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Huntsville Raising the Roof with Hotel Construction

Another hotel is ready to rise in downtown Huntsville.

The city council recently unanimously approved plans to build a Hyatt House on a vacant lot at the intersection of Jefferson Street and Holmes Avenue, across from the federal courthouse building.

The city has designs on having more than 1,000 hotel rooms available downtown for conventions and other large events within walking distance of the VBC.

“We’re getting there,’’ said Shane Davis, city director for urban and economic. “We need to get to about 1,500 rooms. Conferences need available rooms. The Monday through Friday traffic is already reserving existing rooms.’’

Southaven Associates LLC of Birmingham will build the Hyatt, which will add 145 rooms to the city’s goal. NAI Chase Commercial is the development coordinator and Visionquest Capital is the capital and financing partner for the $35 million project.

“Hyatt is one of the most widely recognized brands in the world,” Charlie Grelier Jr., president of NAI Chase Commercial. “We are thrilled to be part of this exciting new downtown development. The hotel is expected to become a top choice for business and leisure travelers due to its ideal location in the heart of the Entertainment District.”

The nine-story hotel will be at the corner of Jefferson Street and Holmes Avenue and will include a full-service restaurant, meeting areas and a rooftop bar.

The restaurant space will be at the lobby level in an open setting with access to a courtyard connecting the restaurant and hotel to the heart of the entertainment district with direct walkable access to additional retail, restaurants and pubs along with a newly constructed public parking deck,” said Mark Elrod Sr., NAI Chase vice president of retail.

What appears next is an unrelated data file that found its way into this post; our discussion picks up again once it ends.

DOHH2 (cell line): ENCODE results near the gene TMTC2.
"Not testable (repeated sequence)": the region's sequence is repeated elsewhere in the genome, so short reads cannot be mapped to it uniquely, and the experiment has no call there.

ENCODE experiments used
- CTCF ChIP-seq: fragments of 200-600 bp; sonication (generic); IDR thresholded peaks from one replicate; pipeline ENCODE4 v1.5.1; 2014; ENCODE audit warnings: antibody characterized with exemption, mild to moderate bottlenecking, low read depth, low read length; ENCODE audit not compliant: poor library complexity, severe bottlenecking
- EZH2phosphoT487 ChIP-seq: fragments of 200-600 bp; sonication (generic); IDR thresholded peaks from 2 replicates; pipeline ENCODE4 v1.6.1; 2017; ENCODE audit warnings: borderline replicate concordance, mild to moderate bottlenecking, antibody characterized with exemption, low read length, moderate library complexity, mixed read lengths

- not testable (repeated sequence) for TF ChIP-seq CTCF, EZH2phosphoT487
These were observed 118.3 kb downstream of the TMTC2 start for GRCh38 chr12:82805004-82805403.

Construction is set to begin Jan. 1 with completion date set for Dec. 31, 2021. Davis said construction could be shortened by five months if the weather cooperates.

The city continues to add to not only it’s hotel portfolio downtown but various other businesses such as restaurants. The square and city skyline hardly resemble what they looked like just a few years ago as building in the area continues.

The Hyatt will join other new hotels in downtown such as the AC Hotel that opened this year at the site that once housed the Huntsville Hilton.

Davis said city administrators aren’t fazed by talk from national economists warning a recession might be looming.

“On a national scale there is talk of a small recession,” he said. “(Mayor Tommy Battle) said it best when we recently went for a bond rating. The mayor said there might be a small recession, but we’re not going to participate.”

Davis’s comment was echoed by the financial backers.

“Huntsville is the perfect emerging southeastern market for our capital investment and growth,” said Michael Hanks, founder and managing partner of Vision Quest Capital. “We look forward to investing in its future.”

The city will also purchase land at the hotel site for some $600,000. It will be used to expand the Washington Park area to provide what Davis called a “gathering spot.”

The city will also pay for infrastructure and street improvements at the site that Davis said were budgeted prior to the introduction of the hotel project at an estimated cost of $750,000 to $1 million.

The city will also lease the Hyatt up to 205 parking spaces at the Clinton Avenue garage and a planned garage on Greene Street.